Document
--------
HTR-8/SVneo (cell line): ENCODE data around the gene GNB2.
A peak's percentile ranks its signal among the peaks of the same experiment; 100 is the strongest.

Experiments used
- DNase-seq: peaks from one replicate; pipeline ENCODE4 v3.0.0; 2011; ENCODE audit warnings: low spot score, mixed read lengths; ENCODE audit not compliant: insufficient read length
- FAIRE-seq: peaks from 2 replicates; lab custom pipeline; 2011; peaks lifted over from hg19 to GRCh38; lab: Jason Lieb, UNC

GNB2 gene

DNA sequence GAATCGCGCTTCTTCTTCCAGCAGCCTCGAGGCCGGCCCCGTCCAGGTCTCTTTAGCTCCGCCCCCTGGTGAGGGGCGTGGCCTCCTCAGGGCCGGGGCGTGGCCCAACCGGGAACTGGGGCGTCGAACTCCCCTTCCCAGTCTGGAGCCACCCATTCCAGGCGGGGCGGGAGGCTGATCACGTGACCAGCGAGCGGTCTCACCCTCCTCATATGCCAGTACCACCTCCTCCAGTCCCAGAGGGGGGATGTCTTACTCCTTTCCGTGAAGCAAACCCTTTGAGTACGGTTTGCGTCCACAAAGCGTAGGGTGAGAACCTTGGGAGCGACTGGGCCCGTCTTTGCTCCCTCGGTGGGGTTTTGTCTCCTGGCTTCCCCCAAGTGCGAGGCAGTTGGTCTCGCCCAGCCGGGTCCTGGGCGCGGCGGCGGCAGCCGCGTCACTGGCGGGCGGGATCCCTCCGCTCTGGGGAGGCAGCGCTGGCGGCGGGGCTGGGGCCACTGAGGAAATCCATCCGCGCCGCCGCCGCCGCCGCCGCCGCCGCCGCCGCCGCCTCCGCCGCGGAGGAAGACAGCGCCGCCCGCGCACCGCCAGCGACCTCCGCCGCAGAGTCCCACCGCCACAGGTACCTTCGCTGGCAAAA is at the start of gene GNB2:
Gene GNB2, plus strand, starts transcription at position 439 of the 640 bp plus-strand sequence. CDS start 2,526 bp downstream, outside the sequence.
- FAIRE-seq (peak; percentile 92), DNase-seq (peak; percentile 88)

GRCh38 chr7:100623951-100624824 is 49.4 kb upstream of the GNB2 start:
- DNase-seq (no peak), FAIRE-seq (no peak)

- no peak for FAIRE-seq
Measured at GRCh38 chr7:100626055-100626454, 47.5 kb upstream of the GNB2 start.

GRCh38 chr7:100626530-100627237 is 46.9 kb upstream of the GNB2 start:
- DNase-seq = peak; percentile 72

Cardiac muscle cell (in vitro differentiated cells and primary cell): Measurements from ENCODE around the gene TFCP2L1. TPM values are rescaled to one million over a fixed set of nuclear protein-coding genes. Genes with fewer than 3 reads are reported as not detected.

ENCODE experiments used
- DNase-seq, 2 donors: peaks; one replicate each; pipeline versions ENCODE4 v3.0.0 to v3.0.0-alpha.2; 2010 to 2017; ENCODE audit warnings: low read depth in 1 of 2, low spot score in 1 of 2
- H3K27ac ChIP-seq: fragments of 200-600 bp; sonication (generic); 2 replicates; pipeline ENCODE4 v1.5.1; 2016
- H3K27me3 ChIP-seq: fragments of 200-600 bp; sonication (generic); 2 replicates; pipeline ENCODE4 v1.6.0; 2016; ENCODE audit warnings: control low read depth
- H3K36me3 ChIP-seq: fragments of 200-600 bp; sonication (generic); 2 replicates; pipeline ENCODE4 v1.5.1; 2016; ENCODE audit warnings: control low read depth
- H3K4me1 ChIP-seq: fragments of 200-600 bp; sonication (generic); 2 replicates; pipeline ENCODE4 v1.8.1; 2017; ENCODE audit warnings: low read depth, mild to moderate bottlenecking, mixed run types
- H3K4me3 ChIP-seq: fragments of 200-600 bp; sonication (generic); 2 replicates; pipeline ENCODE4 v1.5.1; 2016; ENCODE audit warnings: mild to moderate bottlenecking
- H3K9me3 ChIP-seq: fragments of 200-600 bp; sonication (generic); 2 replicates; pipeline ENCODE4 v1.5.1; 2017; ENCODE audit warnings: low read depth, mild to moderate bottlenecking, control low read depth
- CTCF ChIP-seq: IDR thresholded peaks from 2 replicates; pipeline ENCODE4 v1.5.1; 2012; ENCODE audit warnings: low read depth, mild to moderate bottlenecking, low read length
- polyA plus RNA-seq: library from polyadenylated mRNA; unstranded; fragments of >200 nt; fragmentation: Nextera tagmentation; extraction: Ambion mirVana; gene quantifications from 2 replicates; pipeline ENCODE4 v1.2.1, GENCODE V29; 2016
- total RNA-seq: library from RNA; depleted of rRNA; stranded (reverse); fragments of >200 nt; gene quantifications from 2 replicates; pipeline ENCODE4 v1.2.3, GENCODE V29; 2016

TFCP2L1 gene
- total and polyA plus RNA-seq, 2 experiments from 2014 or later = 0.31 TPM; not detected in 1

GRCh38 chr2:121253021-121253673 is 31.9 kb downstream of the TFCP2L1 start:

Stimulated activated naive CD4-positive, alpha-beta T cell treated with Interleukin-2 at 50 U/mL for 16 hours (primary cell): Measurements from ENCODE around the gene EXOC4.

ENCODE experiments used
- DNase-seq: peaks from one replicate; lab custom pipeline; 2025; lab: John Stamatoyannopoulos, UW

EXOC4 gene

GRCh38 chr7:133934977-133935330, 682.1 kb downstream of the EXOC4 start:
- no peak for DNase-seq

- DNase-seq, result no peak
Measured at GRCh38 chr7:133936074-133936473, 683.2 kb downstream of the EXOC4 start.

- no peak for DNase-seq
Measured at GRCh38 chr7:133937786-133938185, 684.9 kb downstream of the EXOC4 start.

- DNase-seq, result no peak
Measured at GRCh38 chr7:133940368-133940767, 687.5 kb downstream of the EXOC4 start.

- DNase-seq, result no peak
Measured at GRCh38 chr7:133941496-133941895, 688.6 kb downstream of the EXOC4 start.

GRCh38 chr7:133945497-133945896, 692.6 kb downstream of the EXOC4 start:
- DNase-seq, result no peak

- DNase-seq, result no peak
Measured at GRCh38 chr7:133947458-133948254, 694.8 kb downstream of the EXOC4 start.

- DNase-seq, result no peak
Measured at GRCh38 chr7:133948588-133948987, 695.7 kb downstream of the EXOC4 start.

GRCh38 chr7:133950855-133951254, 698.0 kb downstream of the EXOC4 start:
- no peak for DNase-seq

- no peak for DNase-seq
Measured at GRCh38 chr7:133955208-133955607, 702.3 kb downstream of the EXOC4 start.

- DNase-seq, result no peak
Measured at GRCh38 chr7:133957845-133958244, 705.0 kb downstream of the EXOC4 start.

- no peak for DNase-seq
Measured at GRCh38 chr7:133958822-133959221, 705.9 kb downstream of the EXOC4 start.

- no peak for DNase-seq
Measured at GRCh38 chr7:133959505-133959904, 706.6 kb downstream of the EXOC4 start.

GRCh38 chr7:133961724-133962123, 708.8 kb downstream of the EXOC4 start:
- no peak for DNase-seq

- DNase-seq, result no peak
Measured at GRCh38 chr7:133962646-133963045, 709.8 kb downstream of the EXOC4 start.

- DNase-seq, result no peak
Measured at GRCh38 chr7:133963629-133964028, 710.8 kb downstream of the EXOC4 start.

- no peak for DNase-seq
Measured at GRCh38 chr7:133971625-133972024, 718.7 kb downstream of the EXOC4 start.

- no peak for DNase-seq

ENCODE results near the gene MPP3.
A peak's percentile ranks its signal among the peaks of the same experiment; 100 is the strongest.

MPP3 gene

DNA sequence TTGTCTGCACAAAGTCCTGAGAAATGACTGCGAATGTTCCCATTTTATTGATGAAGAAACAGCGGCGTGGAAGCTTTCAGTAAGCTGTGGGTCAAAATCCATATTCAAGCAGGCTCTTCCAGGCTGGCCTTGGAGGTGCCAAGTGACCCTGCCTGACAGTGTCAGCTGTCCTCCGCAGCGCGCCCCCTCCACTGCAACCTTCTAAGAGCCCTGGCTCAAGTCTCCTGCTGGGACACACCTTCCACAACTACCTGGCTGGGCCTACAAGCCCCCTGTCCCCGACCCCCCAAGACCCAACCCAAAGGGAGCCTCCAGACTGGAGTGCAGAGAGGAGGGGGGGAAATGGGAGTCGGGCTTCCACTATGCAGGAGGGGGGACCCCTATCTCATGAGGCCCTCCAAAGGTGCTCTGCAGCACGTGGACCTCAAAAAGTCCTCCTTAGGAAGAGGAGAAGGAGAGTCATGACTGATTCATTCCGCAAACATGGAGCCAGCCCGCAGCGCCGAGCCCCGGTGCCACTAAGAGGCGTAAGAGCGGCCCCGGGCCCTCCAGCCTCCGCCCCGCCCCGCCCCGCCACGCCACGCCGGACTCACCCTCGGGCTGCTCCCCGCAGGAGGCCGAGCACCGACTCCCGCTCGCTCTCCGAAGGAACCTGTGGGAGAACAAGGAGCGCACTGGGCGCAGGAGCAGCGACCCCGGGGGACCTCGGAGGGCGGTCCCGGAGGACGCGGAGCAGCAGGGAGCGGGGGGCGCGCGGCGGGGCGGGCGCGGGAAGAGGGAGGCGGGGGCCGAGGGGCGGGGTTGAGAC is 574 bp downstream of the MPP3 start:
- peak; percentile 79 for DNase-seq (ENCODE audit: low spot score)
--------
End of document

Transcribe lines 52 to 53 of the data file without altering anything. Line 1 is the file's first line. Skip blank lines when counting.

- no peak for DNase-seq

- no peak for DNase-seq